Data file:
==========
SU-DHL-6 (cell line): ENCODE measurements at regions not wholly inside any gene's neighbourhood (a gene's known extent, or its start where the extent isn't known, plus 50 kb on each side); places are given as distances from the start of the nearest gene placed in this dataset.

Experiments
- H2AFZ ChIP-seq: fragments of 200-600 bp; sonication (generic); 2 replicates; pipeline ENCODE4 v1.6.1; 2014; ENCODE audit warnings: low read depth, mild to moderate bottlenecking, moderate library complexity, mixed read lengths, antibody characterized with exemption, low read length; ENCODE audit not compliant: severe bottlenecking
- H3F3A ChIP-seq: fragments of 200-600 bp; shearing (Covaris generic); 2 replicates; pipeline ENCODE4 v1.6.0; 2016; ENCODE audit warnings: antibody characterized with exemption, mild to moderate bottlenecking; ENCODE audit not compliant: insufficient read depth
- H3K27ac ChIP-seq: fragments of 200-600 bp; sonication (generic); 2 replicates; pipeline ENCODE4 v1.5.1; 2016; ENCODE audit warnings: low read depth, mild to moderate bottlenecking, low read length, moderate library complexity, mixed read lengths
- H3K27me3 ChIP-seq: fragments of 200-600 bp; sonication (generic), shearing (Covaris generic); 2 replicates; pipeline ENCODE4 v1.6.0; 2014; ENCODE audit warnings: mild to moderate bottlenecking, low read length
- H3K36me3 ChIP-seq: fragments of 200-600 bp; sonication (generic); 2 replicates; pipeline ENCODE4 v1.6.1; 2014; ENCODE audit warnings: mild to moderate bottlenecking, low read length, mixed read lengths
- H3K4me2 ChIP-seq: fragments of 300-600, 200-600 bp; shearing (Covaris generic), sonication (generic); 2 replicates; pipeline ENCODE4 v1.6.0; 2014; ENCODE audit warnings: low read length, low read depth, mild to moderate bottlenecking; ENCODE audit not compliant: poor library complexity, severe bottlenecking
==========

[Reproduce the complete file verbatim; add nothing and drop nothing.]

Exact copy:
SU-DHL-6 (cell line): ENCODE measurements at regions not wholly inside any gene's neighbourhood (a gene's known extent, or its start where the extent isn't known, plus 50 kb on each side); places are given as distances from the start of the nearest gene placed in this dataset.

Experiments
- H2AFZ ChIP-seq: fragments of 200-600 bp; sonication (generic); 2 replicates; pipeline ENCODE4 v1.6.1; 2014; ENCODE audit warnings: low read depth, mild to moderate bottlenecking, moderate library complexity, mixed read lengths, antibody characterized with exemption, low read length; ENCODE audit not compliant: severe bottlenecking
- H3F3A ChIP-seq: fragments of 200-600 bp; shearing (Covaris generic); 2 replicates; pipeline ENCODE4 v1.6.0; 2016; ENCODE audit warnings: antibody characterized with exemption, mild to moderate bottlenecking; ENCODE audit not compliant: insufficient read depth
- H3K27ac ChIP-seq: fragments of 200-600 bp; sonication (generic); 2 replicates; pipeline ENCODE4 v1.5.1; 2016; ENCODE audit warnings: low read depth, mild to moderate bottlenecking, low read length, moderate library complexity, mixed read lengths
- H3K27me3 ChIP-seq: fragments of 200-600 bp; sonication (generic), shearing (Covaris generic); 2 replicates; pipeline ENCODE4 v1.6.0; 2014; ENCODE audit warnings: mild to moderate bottlenecking, low read length
- H3K36me3 ChIP-seq: fragments of 200-600 bp; sonication (generic); 2 replicates; pipeline ENCODE4 v1.6.1; 2014; ENCODE audit warnings: mild to moderate bottlenecking, low read length, mixed read lengths
- H3K4me2 ChIP-seq: fragments of 300-600, 200-600 bp; shearing (Covaris generic), sonication (generic); 2 replicates; pipeline ENCODE4 v1.6.0; 2014; ENCODE audit warnings: low read length, low read depth, mild to moderate bottlenecking; ENCODE audit not compliant: poor library complexity, severe bottlenecking